• All the workers understood how it ought to have been applied, and
  • It was applied in practice.

What happened?

Rather than be able to demonstrate that the incident was a one-off departure from an otherwise effective system, the evidence revealed a complete systemic failure.  While the documented system was a Proper System and complied with all relevant industry standards and guidelines, it was not implemented in practice.

Most compelling was the fact that, despite this being a weekly task, there was not a single instance of the working at height Standard and Procedure been complied with.  We could not produce a single example where either the injured worker or indeed any worker who had performed the task had done so under an approved permit to work with an authorised JHA.

All of the workers gave evidence that the primary risk control tool on site was a Take 5.  The Take 5 is a preliminary risk assessment tool, and only if that risk assessment scored 22 or above was a JHA required.  The task in question was always assessed as 21.  The requirement for a JHA, in the minds of the workforce, was never triggered and none of them understood the requirements of the Standard or Procedure.

To me, this case is entirely indicative of the fundamental failure of Reasonably Practicable in most workplaces.  In the vast majority of cases that I have been involved in the last 25 years, organisations have systems that would classify as Proper Systems.  They are appropriate to manage the risk that they were designed to manage.

Equally, organisations cannot demonstrate Adequate Supervision.  While there may be audits, inspections, checking and checklists – there is no targeted process specifically designed to test and understand whether the systems in place to manage health and safety risks in the business are in fact implemented and are effective to manage those risks.

In my experience, most organisations spend far too much time trying to devise the “perfect” Proper System.  We spend far too little time understanding what needs to be done to confirm that the System works, and then leading the confirmation process.

Reasonably Practicable has not changed.

Reasonably Practicable is not a numeric equation.

Reasonably Practicable changes over time.

Reasonably Practicable is an intellectual exercise and a judgement call to decide how an organisation will manage the health and safety risks in its business.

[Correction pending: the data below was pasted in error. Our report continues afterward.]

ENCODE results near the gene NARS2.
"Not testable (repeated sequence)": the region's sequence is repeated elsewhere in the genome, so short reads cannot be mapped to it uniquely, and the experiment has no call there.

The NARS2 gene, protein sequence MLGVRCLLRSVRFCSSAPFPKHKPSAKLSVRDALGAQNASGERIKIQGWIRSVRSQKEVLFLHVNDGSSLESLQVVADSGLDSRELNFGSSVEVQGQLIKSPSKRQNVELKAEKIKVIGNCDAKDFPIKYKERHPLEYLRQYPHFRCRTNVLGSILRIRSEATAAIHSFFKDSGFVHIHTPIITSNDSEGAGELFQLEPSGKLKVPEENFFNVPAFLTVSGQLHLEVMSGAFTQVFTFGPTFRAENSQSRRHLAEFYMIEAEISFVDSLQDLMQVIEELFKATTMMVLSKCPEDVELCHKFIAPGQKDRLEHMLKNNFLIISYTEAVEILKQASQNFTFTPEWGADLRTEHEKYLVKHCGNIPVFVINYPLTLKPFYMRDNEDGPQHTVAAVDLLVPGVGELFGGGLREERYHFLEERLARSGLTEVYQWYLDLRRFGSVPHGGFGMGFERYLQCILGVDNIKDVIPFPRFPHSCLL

Reasonably Practicable requires an organisation to demonstrate that they:

  • Have “Proper Systems” to manage the health and safety risks in their business; and
  • Exercise “Adequate Supervision” to ensure that the Proper Systems are implemented and effective to manage the risks.

What constitutes Proper Systems and Adequate Supervision is a judgement call that needs to be determined with regard to the risks.  It requires an organisation to balance the risk against the cost, time and trouble of managing it.

[1] See the National Review into Model Occupational Health and Safety Laws: First Report, October 2008.

[2] Slivak v Lurgi (Australia) Pty Ltd [2001] HCA 6 [53].

[3] Baiada Poultry Pty Ltd v The Queen [2012] HCA 14 [33].

[4] See also: Safe Work NSW v Wollongong Glass P/L [2016] NSWDC 58 and Collins v State Rail Authority of New South Wales (1986) 5 NSWLR 209.

[5] There are some exceptions to this where an individual, usually a manager or statutory officeholder will be required to undertake some action that is Reasonably Practicable.

This article is a general discussion about Reasonably Practicable and related concepts. it should not be relied on, and is not intended to be specific  legal advice.

Risky Conversations, The Law, Social Psychology and Risk

New book by Dr Rob Long, Greg Smith and Craig Ashhurst

It is with pleasure I can announce the publication of my new book, Risky Conversations, The Law, Social Psychology and Risk which has been produced in conjunction with Dr Robert Long and Craig Ashurst.

The book is also the 5th in Dr Long’s series on the Social Psychology of Risk.

Risky Conversations

The book is the result of three days of conversations between myself, Dr Long and Craig in February 2016 when we gathered together with Rick Long of InVision Pictures and recorded conversations on twenty three topics in risk and safety. The recorded conversations were transcribed by Max and Sylvia Geyer and then we wrote commentary into the margins of the book (see an example below).

The book is 160 pages and included in the $49.95 price is access to all the videos. In addition a talking book of all the conversations can be purchased for $10.

The book can be purchased here: http://cart.humandymensions.com/?product_cat=books&paged=1

A sample of the Introduction and Chapter 1 can be downloaded here: Risky Conversations Chapter 1

You can see a sample of one of the videos here: https://vimeo.com/162034157

Perth Book Launch: A full launch will be held in Perth on 11 August where all three authors will be present in conjunction with a training day on the Social Psychology of Risk. Details to be announced soon in conjunction with a training day in the Social Psychology of Risk in Perth (to be held in conjunction with IFAP).

Melbourne Book Launch: Kevin Jones (safetyatworkblog) will be launching the book in Melbourne on 27 July (lunch time on day two of the SEEK program). Places for the launch are strictly limited to 30 and can be secured by email toadmin@humandymensions.com Download the SEEK flyer here: http://cart.humandymensions.com/wp-content/uploads/2016/05/SEEK-Program-Human-Dymensions.pdf). All people participating in the SEEK program receive a complimentary copy of the new book.

$450,000: Is this what we want from prosecutions?